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Colonel William Preston Johnston, The Life of General Albert Sidney Johnston : His Service in the Armies of the United States, the Republic of Texas, and the Confederate States. 2 2 Browse Search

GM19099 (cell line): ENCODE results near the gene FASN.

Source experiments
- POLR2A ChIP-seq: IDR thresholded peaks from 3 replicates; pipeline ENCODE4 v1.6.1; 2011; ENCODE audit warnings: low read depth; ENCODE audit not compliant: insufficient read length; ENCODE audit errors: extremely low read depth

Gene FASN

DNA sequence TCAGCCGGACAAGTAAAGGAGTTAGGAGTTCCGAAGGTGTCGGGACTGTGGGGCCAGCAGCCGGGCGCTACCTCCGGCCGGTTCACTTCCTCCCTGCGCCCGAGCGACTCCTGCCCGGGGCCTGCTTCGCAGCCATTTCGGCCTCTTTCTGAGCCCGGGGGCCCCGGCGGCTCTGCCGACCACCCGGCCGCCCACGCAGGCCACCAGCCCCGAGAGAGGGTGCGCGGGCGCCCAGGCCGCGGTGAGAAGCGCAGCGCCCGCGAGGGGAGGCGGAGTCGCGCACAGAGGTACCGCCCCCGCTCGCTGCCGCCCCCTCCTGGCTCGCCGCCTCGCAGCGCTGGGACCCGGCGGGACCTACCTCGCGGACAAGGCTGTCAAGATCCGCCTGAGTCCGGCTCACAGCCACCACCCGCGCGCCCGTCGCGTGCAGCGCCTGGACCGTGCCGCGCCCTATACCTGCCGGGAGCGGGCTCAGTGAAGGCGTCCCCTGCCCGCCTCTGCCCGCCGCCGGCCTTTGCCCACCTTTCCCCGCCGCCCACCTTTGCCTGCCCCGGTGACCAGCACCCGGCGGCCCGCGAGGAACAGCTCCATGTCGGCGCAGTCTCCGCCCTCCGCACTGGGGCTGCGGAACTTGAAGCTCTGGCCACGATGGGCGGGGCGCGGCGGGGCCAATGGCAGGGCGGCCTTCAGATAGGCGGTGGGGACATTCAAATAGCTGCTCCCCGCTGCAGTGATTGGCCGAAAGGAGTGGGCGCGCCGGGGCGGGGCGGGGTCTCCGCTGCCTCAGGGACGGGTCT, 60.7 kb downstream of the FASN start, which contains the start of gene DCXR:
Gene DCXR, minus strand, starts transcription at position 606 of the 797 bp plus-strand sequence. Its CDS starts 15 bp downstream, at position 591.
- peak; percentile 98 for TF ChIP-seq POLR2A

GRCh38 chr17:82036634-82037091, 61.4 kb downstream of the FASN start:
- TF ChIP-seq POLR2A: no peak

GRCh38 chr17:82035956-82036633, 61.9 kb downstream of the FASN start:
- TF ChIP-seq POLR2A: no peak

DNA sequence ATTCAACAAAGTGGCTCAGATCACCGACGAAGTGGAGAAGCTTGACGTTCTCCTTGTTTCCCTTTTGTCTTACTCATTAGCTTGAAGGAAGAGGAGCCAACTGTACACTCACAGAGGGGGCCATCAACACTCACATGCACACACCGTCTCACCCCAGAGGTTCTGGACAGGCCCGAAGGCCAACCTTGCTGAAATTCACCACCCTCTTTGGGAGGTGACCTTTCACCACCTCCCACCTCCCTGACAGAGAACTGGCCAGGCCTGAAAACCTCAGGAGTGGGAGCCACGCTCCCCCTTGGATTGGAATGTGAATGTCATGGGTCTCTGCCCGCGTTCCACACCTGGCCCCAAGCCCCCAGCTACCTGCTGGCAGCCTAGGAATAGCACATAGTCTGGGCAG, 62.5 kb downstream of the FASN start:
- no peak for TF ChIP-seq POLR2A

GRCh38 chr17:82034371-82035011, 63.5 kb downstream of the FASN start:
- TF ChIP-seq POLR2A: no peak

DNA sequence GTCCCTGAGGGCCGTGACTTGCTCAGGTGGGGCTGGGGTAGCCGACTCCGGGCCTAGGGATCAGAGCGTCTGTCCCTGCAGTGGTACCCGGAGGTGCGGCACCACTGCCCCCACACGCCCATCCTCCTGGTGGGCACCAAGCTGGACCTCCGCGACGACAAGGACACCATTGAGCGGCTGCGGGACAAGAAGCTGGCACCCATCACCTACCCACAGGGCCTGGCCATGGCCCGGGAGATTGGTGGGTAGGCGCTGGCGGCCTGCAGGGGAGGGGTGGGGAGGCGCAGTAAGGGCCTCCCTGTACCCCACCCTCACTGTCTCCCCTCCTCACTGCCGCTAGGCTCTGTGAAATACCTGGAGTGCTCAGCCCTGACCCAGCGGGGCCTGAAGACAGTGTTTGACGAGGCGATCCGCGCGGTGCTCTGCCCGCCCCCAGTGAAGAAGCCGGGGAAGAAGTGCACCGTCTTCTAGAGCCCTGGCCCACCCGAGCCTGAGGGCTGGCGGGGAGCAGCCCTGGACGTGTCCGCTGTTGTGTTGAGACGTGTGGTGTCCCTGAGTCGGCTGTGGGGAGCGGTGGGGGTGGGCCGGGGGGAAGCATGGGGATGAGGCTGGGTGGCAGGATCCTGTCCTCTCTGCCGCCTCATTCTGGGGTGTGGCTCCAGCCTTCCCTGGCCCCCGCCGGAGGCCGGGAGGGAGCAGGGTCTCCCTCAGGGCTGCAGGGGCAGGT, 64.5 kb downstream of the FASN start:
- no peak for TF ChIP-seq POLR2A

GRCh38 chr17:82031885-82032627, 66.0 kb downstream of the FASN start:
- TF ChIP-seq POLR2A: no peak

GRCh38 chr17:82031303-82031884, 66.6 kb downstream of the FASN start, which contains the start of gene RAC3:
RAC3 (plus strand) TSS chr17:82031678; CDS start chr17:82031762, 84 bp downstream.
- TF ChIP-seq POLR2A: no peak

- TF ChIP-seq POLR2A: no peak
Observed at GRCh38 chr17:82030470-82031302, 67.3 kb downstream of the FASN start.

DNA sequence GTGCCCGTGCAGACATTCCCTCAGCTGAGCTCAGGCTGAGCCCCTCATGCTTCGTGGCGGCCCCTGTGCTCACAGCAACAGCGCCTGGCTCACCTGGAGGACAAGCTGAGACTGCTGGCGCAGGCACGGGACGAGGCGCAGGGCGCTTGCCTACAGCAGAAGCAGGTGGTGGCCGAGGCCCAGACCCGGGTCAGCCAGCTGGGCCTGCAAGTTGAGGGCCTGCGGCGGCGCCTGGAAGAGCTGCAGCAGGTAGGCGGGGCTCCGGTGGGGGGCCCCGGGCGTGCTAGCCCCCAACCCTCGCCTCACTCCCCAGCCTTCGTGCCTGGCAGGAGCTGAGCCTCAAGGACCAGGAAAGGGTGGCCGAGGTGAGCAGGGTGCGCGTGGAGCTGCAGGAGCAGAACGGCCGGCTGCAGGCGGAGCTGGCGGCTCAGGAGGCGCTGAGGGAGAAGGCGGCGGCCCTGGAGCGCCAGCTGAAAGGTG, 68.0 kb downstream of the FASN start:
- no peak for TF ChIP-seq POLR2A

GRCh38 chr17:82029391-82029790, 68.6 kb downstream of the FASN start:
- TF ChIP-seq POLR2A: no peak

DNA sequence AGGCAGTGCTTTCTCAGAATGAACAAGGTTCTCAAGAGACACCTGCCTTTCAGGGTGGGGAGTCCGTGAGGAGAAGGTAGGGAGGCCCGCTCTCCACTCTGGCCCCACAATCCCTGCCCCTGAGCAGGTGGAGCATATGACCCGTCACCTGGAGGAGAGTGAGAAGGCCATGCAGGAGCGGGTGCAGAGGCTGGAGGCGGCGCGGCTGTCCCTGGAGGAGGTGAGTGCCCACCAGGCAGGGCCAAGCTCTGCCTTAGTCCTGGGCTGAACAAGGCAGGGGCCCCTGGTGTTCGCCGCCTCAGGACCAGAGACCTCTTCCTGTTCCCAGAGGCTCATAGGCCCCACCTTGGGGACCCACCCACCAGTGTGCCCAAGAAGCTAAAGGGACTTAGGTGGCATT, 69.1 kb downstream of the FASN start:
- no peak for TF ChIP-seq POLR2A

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at, when he was a boy, he was fearless and impetuous; but kind, affectionate, and just; amenable to reason, and deferential to age. Mr. J. G. Hickman, of Maysville, writing in 1869, after consulting all the old folk, says: My aunt and Mr. Lashbrooke remember General Johnston from his infancy; and they say, as indeed all say, that there was great promise about him from his childhood. He was a handsome, proud, manly, earnest, and self-reliant boy; and his success and distinction in after-life were only what were expected of him by those who knew him in his boyhood. Mr. Lashbrooke says he went to the same school with him, in 1811, to Mann Butler, a teacher of some distinction in his day. He was distinguished, too, for his courage in boyhood and early manhood. While he was a born gentleman, as they all say, and as far from being a bully as any boy in the world, yet he was one whom the bullies left undisturbed. Colonel C. A. Marshall told me of one fellow about Washington who w